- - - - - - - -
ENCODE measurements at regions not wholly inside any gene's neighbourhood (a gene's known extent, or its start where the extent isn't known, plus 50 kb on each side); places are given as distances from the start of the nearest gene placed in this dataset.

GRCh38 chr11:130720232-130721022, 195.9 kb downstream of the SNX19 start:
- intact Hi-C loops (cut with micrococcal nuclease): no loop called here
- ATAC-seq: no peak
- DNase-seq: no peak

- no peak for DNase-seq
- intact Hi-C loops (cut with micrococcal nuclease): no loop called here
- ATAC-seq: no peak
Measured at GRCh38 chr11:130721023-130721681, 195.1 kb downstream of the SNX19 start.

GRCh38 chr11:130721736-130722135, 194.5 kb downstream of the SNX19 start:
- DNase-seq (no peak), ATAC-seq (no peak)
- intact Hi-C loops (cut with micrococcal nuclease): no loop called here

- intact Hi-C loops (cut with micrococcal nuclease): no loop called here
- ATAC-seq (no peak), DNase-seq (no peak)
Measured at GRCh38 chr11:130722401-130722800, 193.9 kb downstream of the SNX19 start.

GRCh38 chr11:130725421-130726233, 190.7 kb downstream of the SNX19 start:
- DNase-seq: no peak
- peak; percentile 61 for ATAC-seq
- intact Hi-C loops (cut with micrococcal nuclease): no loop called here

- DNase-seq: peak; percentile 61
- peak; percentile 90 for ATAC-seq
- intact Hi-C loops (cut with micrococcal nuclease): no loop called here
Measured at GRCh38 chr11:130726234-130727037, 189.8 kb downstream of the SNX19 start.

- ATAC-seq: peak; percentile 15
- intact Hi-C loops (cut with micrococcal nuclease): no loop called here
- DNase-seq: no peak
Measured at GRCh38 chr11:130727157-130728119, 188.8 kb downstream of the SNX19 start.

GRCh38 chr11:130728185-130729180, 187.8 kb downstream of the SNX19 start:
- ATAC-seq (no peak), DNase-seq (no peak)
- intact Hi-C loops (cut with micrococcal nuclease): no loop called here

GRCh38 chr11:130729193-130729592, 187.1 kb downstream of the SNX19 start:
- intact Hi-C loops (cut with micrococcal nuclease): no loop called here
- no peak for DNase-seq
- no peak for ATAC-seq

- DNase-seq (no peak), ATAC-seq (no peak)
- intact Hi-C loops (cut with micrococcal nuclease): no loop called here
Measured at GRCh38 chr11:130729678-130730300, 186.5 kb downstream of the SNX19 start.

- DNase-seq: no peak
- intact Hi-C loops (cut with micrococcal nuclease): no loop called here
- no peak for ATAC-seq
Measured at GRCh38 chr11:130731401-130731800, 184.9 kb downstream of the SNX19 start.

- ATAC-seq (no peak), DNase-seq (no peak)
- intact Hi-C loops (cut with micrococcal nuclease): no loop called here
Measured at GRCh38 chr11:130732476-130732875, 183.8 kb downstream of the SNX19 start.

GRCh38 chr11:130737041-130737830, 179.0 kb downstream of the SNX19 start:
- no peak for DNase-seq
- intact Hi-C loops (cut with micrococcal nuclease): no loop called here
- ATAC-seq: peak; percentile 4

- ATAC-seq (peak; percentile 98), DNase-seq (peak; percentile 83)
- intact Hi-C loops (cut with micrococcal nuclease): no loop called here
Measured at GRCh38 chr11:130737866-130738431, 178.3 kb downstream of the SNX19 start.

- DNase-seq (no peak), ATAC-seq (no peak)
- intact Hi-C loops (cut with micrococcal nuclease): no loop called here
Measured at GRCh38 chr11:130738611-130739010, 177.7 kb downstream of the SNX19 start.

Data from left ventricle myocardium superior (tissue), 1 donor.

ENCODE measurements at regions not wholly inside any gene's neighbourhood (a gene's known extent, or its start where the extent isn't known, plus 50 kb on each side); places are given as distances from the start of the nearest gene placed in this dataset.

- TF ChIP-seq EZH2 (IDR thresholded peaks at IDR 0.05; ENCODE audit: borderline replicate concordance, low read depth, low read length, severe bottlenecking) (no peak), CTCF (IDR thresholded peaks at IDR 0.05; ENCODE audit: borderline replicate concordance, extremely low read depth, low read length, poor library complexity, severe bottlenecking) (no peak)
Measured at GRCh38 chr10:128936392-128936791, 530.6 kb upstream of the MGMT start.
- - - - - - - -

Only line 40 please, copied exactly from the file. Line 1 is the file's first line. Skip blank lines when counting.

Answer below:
- no peak for ATAC-seq